Graham says he explained the issues in great detail but this was edited out. He believed a decision had clearly been made to aim for drama and not balance.

Dr Angie Brown, medical director of the Irish Heart Foundation, also appeared in the documentary but claims it was misleading.

She says calcium scoring can be useful as a diagnostic test and is used to guide medical management for those at intermediate risk. “A normal calcium score does not preclude the individual from having a heart attack or stroke and if that individual has other significant risk factors they should still have those risk factors addressed.”

The test is relatively expensive and has a radiation dose associated with it both of which make it unsuitable for widespread use, she adds. “With limited resources, we need to look at the cost benefit of everything we do and make sure what we do is available to all as appropriate.”

“If everyone knew their numbers – blood pressure, cholesterol, weight, etc – it would yield greater benefit for heart disease prevention than this test,” Graham argues.

Bobbett maintains the test is ideally suited to alerting people with medium risk – for example, someone with no obvious symptoms but with a family history of heart disease – to the dangers they face.

He believes people are far more likely to live healthily if they are aware they are in a high-risk category.

Yesterday he responded to the arguments made by the two cardiologists. “Calcification testing tells you whether you have heart disease or not. Its purpose is not to identify vulnerable plaques, but to identify vulnerable patients.”

He says people should be really concerned that the test has not been made available in Ireland. “This costs less than having your car serviced, and it’s a one-off.”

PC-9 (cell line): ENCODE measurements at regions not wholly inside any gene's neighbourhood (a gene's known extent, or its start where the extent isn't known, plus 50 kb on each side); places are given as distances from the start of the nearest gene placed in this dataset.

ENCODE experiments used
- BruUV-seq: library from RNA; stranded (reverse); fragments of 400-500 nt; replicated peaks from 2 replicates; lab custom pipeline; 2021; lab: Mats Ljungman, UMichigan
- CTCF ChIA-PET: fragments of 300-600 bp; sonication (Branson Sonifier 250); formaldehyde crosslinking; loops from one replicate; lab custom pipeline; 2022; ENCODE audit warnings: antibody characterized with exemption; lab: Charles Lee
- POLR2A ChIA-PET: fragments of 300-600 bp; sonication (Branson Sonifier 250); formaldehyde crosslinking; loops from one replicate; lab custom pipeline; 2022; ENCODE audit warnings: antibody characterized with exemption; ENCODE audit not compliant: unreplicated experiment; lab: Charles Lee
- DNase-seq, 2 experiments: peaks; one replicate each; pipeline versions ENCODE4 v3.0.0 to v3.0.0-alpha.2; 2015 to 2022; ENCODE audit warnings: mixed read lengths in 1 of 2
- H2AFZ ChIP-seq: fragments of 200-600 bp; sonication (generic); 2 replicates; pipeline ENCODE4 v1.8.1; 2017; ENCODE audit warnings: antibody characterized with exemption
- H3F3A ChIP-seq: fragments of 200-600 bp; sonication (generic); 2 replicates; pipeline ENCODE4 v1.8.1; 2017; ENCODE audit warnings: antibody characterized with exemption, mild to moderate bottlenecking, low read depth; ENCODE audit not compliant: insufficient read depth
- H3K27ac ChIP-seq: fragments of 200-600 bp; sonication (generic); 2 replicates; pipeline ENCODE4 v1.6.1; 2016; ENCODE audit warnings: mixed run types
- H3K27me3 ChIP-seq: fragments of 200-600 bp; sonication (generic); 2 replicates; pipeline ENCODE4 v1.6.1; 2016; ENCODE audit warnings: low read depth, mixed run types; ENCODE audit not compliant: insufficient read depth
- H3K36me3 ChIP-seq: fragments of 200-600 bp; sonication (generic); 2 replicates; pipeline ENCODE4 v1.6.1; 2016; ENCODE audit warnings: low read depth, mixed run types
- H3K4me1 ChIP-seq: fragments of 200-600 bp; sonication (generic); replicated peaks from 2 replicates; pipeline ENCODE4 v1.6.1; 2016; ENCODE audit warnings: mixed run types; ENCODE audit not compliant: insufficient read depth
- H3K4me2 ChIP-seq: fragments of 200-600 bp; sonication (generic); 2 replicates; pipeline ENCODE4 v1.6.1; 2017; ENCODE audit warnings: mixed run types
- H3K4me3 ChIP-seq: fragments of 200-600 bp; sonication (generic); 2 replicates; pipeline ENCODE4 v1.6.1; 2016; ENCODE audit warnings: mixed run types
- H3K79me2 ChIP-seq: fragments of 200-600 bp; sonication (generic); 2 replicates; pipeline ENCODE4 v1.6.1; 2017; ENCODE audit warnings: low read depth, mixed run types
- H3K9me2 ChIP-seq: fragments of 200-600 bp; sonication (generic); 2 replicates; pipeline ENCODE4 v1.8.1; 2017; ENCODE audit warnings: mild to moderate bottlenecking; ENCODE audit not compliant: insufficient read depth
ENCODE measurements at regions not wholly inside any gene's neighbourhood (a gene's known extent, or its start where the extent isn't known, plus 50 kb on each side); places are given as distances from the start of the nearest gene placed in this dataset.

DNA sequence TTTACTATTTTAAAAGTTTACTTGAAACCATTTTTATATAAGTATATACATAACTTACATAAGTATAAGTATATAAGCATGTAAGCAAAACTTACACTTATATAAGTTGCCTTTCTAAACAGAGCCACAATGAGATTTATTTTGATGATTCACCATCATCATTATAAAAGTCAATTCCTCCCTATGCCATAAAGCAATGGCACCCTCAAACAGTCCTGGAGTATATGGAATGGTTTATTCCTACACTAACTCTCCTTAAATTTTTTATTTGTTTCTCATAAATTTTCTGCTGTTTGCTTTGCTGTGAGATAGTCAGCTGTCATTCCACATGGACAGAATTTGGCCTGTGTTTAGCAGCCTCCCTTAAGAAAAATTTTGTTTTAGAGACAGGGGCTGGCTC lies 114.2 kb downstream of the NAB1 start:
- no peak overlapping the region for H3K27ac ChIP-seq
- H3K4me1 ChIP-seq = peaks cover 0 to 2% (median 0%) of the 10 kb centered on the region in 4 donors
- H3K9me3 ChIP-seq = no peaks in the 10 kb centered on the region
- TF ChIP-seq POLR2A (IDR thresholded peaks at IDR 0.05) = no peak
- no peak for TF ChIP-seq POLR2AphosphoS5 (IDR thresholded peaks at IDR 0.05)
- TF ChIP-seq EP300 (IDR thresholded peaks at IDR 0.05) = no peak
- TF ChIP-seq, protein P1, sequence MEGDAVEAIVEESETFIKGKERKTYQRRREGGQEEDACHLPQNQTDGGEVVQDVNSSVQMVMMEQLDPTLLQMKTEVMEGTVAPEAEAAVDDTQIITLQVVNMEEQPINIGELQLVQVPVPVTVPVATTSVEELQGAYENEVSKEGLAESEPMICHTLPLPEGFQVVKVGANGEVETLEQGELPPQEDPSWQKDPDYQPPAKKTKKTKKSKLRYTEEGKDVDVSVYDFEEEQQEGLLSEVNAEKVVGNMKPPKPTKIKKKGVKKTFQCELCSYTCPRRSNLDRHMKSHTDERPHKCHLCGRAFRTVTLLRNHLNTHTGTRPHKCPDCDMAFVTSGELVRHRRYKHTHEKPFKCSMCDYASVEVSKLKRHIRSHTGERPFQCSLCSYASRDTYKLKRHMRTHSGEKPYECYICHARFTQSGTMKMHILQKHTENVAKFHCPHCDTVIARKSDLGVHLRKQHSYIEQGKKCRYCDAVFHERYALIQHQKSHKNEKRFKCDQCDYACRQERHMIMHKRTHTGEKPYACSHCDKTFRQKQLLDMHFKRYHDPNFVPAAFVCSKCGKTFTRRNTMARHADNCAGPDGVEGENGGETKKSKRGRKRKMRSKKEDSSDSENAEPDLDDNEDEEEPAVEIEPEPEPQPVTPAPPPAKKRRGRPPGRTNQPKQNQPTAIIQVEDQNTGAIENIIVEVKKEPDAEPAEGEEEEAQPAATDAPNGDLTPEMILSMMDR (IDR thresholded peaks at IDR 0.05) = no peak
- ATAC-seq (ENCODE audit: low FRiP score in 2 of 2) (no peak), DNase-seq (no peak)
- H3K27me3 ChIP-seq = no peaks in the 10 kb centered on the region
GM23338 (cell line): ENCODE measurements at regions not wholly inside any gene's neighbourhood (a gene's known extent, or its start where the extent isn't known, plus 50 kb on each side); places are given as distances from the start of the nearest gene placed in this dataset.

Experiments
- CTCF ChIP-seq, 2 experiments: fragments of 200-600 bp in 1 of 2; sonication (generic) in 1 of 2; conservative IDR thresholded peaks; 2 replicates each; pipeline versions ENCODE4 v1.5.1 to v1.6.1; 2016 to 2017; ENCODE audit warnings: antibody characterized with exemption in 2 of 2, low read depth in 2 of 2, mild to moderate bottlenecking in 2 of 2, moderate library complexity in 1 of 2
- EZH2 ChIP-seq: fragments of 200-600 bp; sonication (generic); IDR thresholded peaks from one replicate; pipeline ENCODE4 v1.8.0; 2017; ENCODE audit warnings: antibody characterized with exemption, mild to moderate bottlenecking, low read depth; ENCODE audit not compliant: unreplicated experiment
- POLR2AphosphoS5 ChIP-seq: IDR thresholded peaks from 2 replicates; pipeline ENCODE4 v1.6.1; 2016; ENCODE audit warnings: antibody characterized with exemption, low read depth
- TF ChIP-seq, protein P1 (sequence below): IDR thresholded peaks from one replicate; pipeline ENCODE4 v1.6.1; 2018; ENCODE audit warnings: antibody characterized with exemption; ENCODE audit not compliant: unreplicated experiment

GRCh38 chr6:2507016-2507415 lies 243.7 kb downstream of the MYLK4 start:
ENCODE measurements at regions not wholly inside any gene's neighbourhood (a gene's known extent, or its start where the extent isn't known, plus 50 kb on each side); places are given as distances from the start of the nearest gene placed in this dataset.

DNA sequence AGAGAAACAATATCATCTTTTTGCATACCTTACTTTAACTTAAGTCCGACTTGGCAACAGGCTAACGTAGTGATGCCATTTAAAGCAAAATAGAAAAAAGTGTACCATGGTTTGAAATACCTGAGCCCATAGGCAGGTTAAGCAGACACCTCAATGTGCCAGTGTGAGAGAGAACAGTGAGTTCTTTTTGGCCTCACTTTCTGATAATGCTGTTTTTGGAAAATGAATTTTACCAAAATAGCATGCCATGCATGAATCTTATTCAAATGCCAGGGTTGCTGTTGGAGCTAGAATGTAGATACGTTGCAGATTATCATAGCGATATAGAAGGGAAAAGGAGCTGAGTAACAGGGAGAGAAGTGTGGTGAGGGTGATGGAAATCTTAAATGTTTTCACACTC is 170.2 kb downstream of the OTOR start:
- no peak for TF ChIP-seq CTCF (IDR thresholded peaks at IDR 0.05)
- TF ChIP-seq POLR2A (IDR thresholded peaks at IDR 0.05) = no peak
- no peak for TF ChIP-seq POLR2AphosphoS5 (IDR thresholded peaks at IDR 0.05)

“The radiation from a calcification test is about the same as that of a mammogram, or the radiation exposure from a flight from Dublin to New York,” he says.

As for the allegation of lack of balance, he says the purpose of the programme was to educate the public that the test is the best predictor of future heart attack. Once identified, the disease is treatable.

A spokesman for the documentary makers said: “Loosehorse took great care in making the documentary to present expert opinions on both sides of the debate and we take our responsibilities of balance very seriously. The programme reached over half a million people and was intended to be thought provoking and engaging, given the complexity of the topic concerned. We feel that this level of public engagement with cardiovascular disease is a very positive thing and we are happy to stand over the programme.”

Whatever about the arguments and counter-arguments, Lee’s primetime performance struck a chord with viewers and in the days that followed the phone lines of the Irish Heart Foundation were busy with calls from worried patients wondering if they should get tested.

If they do, the real winners will be the private clinics that offer the test in Ireland, at a cost of up to €400.